Oil and Gas Acquisition Market 2017 Outlook

Josh Robbins, Beachwood Marketing Group.
Credit: Edgar Lance Photography

As the calendar rolled into 4Q16, many companies decided it was finally time to put their non-core assets on the market. The result was a massive deal influx and actual transactional volume – which we had not seen in 2016. After the OPEC meeting, oil swung to the mid-$50 range and, at end of 2016, was continuing to trend upward.

This increase in price will bring more deals to the market in 1Q17. However, we believe these deals will have a price at which buyers will not be able to transact. The increase in dollars per barrel will widen the buyer and seller gap to mid-2015 levels, and nearly all deal flow will stop in 2Q17.

As deals slow, dollars will be reallocated to development projects. We expect the last three quarters of 2017 to see favorable oil and gas prices (est. $60+ oil and $4+ gas). If the trend continues upward, we expect to see projects that have been shelved to be started, and with favorable service costs, will be completed quickly.

2017 will be a positional build year. The acquisitions and divestitures market will be heavily focused on natural gas deals – especially if the trend toward $4 continues – and bolt on positional blocks. The majority of the large dollar deals will be spent on the midstream assets that help build on the long-term strategies of specific acreage positions.

If oil continues to rise and is able to stabilize at plus $60, we expect companies currently working through restructuring to emerge fully restructured in late 1Q17 or early 2Q17. These companies will look to immediately clean their portfolio of assets not defined as core to the newly restructured entity. Expect 2Q17 and 3Q17 to be filled with a number of smaller deals that help core up these companies.

The theme moving all the way through 2017 and into 2018 will be changing positions. Prior to the bust, companies were focused on diversified portfolios. Assets from the Bakken to the Gulf, with assets from one side of the spectrum to the other. We will see this position move from a diversification of assets to operational efficiency. If a company cannot operate efficiently, they will look to divest. If they can automate processes, they will. If employee costs continue to rise (insurance, etc.) look for companies to outsource for operational efficiency. Many companies will have to replace the workforce that was lost during the bust, and to save time, they will outsource a significant portion of their workforce to take advantage of the favorable oil/gas price.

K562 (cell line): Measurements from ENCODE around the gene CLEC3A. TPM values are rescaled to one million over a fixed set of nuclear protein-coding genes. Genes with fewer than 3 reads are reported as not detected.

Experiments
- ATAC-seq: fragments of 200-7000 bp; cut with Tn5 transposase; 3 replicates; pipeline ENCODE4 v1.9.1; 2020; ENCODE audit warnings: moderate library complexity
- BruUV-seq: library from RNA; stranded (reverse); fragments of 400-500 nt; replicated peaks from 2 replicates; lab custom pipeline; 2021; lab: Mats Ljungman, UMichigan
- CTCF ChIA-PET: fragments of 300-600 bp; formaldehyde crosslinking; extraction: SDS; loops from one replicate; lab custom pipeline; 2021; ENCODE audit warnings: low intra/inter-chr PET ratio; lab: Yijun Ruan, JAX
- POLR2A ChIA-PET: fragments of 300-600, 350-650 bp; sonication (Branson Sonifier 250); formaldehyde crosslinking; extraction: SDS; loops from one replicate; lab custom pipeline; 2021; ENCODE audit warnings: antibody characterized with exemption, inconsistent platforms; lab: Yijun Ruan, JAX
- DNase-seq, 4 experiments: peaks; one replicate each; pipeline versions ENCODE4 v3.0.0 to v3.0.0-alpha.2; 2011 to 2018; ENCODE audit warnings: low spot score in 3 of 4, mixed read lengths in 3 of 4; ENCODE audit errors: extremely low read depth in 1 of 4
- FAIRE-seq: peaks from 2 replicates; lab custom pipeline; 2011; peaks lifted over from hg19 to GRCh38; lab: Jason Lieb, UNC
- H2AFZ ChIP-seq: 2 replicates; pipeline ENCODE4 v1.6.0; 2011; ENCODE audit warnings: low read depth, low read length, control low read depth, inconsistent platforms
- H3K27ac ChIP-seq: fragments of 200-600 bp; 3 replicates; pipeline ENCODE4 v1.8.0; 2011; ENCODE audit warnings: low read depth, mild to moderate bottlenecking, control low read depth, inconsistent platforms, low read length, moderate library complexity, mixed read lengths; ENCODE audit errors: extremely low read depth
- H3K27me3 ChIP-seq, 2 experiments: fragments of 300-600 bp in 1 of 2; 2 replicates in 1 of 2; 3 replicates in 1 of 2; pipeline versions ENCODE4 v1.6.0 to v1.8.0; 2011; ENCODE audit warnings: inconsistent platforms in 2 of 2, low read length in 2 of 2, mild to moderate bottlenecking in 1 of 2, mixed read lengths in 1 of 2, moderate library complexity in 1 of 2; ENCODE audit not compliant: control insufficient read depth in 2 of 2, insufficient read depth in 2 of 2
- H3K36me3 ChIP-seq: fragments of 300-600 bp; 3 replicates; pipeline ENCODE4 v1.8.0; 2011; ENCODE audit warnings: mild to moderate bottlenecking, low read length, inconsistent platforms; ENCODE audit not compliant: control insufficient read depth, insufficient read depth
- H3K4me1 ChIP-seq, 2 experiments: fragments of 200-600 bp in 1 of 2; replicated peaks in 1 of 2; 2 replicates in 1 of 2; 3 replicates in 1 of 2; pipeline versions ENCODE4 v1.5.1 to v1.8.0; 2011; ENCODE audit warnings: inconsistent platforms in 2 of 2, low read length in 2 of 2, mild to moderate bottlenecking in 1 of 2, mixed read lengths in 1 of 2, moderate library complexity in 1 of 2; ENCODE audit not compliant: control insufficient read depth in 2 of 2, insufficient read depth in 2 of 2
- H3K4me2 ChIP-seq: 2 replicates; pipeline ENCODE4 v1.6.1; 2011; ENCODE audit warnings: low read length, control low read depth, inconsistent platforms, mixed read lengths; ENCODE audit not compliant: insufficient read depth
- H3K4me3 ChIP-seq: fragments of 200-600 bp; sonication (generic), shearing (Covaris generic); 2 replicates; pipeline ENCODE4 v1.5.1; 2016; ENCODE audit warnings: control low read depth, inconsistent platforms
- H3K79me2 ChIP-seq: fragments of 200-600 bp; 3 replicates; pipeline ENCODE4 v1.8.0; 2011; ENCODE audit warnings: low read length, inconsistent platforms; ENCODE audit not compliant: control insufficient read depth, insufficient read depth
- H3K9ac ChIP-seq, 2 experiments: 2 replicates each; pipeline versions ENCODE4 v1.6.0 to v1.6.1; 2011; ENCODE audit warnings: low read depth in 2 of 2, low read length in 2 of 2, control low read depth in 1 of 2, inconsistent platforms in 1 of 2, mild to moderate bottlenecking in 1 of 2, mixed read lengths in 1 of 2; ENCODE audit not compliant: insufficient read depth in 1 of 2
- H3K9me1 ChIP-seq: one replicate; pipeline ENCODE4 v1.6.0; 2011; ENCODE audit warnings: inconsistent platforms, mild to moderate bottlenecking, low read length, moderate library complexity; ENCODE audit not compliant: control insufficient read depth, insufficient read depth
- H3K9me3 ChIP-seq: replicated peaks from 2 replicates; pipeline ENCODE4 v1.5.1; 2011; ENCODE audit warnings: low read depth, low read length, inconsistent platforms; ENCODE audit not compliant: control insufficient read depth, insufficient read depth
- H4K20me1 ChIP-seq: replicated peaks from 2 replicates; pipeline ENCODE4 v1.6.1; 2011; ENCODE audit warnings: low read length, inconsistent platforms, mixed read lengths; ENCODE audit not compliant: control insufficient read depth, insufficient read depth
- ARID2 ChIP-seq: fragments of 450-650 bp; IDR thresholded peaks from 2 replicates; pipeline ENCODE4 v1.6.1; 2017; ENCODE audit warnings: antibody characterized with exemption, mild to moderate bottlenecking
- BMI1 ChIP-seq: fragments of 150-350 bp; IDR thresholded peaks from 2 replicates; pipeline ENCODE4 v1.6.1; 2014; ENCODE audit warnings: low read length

We expect 2017 to be a springboard into 2018. If the trend of increased barrel and MCF pricing continues upward, we expect some of the private equity positions to begin their marketing efforts in late 4Q17 and early 2018.

Author Profile
Contributor -

Josh Robbins is currently the Chief Executive Officer of Beachwood Marketing. He has consulted and provided solutions for several industries, however, the majority of his consulting solutions have been in manufacturing, energy and oil and gas. Mr. Robbins has over 15 years of excellent project leadership in business development and is experienced in all aspects of oil and gas acquisitions and divestitures. He has extensive business relationships with a demonstrated ability to conduct executive level negotiations. He has developed sustainable solutions, successfully marketing oil and natural gas properties cost-effectively and efficiently. Beachwood strives to partner with top tier oil and gas firms to find off-market deals that provide maximum benefit to their corporate acquisition strategy. At Beachwood, Mr. Robbins manages the corporate branding, senior staff, and the Beachwood Strategic Consulting Group, including sales strategy development for all of the Beachwood clients. Josh has been featured in numerous trade magazines as he is an accomplished writer and speaker on the acquisition and divestment market. He writes a bi-monthly acquisition and divestiture column for Oilman Magazine that has a social reach of an estimated 145,200 views per issue. The best way to reach Mr. Robbins is through email.

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